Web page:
New name, same mission
Furburbia received about 14 homeless puppies Thursday at its adoption agency at Kimball Junction.
"Once a week we get a notice of all the animals on death row from different shelters, because we’re no-kill," said Friends of Animals of Utah Executive Director Cathy King.
The group, which recently changed its name from Summit County Friends of Animals, rescues pets in Summit, Wasatch, Salt Lake and Tooele counties, King explained.
"These animals don’t have a chance because these other shelters just bring in so many animals," she said.
More than 2,400 pets were destroyed last year at a shelter in West Valley City, King said.
"When [Friends of Animals] was founded in the mid-’90s, we never envisioned the growth we have seen over the last decade," King said. "Having rescued and re-homed thousands of animals all over the state, and even helped out with rescue efforts in other parts of the country, it is only fitting that our new name encompasses more than just the county in which we are located."
King hopes the moniker attracts more donations for the nonprofit, which adopted out 858 animals in the Snyderville Basin in 2008.
"Many people like to keep their donation dollars local, and assumed we only helped animals in Summit County," she said. "That hasn’t been the case for many years, and we hope our new name will encourage potential donors to see the good work we do around the state and consider contributing."
The group has rescued animals from a shelter in Heber for four years, she said.
"We help the adoptable animals," King said. "Unfortunately, if there’s an animal that can’t be adopted out, it would sit at Furburbia for years Any healthy, adoptable animal will not be put down."
Homeless pets are currently housed at Furburbia at Tanger Outlet Center.
"We’re limited on how many animals we can let into our program," King said.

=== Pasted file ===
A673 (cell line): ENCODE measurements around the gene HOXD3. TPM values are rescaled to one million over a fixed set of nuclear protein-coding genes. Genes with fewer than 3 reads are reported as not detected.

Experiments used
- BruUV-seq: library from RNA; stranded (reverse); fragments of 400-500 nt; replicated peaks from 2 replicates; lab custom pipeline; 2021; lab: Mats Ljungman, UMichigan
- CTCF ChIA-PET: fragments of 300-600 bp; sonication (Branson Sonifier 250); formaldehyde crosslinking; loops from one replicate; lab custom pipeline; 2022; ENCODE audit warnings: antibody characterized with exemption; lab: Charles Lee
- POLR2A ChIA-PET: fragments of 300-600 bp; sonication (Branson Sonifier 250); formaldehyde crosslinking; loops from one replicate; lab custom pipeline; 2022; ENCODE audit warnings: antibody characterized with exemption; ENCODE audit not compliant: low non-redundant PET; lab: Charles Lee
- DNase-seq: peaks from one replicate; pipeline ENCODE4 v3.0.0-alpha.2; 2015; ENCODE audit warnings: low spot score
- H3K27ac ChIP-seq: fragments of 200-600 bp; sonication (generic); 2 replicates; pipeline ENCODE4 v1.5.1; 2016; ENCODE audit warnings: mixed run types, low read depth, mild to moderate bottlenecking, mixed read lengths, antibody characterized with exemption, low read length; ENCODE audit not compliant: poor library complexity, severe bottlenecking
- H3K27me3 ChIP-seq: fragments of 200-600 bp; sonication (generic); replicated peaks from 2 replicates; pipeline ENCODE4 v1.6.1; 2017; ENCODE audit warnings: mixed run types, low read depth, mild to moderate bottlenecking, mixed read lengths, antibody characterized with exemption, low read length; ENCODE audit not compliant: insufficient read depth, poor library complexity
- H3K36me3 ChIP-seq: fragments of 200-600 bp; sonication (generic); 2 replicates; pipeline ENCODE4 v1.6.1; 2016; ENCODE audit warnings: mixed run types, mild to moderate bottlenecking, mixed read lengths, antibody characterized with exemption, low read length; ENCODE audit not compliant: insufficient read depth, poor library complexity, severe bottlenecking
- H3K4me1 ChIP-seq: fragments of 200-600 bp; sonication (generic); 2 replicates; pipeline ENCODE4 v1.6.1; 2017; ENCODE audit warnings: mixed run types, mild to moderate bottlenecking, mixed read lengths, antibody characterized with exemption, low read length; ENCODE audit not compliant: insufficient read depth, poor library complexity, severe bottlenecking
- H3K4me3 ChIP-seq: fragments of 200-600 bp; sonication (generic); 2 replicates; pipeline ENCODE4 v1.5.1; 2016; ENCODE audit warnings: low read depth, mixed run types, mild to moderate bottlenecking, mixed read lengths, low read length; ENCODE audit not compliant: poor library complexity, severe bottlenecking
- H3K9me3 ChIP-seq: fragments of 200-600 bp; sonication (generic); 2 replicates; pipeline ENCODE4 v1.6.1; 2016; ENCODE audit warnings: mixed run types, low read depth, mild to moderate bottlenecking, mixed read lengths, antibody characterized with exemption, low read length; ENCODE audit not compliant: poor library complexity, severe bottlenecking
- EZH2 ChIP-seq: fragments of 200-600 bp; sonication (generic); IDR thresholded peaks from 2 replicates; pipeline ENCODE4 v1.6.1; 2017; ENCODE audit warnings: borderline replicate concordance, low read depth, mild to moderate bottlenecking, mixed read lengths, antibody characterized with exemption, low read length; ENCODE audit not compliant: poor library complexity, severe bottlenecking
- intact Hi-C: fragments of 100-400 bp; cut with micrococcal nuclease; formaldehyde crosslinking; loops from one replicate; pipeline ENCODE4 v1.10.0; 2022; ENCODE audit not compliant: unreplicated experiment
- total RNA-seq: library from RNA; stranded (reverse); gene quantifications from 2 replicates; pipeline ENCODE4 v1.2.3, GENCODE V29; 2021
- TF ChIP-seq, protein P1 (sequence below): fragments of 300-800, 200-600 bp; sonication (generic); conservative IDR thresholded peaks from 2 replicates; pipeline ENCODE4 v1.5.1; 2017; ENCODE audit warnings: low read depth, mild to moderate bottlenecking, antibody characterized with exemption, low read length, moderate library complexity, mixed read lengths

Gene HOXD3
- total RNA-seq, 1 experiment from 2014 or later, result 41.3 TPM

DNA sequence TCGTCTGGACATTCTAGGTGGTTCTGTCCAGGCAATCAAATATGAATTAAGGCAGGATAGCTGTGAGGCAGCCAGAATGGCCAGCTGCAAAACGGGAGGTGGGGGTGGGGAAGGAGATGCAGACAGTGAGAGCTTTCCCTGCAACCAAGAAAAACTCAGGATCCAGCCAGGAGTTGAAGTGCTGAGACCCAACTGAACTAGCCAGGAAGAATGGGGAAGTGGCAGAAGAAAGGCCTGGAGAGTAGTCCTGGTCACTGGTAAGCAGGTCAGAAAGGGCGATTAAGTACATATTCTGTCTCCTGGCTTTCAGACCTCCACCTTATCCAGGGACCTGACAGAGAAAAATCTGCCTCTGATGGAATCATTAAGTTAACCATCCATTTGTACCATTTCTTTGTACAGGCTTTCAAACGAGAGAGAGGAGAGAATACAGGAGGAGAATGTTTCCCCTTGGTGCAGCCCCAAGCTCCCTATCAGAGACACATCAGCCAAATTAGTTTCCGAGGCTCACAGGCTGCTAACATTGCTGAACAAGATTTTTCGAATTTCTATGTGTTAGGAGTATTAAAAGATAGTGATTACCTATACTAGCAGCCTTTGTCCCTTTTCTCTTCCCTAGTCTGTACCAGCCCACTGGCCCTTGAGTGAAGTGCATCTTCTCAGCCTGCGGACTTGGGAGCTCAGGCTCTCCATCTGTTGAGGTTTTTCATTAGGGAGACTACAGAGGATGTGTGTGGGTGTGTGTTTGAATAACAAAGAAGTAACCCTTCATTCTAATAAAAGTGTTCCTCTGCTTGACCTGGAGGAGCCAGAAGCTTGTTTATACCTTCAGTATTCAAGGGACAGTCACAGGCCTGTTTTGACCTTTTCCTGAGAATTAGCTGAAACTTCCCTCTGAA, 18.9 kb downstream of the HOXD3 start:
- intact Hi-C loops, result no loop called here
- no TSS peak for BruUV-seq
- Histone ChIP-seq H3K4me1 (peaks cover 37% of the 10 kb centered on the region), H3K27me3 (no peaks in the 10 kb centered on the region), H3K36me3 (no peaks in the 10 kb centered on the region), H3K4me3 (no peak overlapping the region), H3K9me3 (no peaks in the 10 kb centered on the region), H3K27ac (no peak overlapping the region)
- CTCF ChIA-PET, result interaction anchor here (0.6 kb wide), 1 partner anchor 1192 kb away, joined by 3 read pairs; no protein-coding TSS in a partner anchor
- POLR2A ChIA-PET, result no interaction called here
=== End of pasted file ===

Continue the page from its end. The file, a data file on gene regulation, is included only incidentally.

But many more pets will be rescued when the group completes its 15,000-square-foot rehabilitation facility in Brown’s Canyon east of Park City.
"The weather has been our friend this winter," King said. "The roof is on and they’re putting the sides up."
The new center could open next fall and begin providing emergency-rescue services for larger animals like horses, she said.
"With this facility, we’ll be able to keep these healthy animals until there is room at Furburbia to adopt them out, and we will be able to help out a lot more," King said.
A spay/neuter program at the facility will provide the expensive sterilization surgeries at a reduced cost, King said.
"We are going to do a low- and no-cost spay/neuter program," she said. "A lot of people can’t afford $125 We will cover the cost of that surgery knowing that by spaying and neutering we’re going to have less puppies and kittens to deal with in our shelters."
Furburbia had "65 cats at one time" in 2008, King said.
"We had a horrible problem with kittens last year," she said.
Still, the number of pets adopted from Furburbia in 2008 increased from the year before.
"In the economy that we have, a lot of people were taking their animals to the shelters because they couldn’t afford to keep them," King said. "We actually did better in 2008 than in 2007 with our numbers."
Contact Furburbia at 649-5441 for information about adopting a homeless pet.
A critic of a Park City workforce or otherwise affordable housing project in Old Town said he is considering an appeal of the Park City Planning Commission’s approval of the development.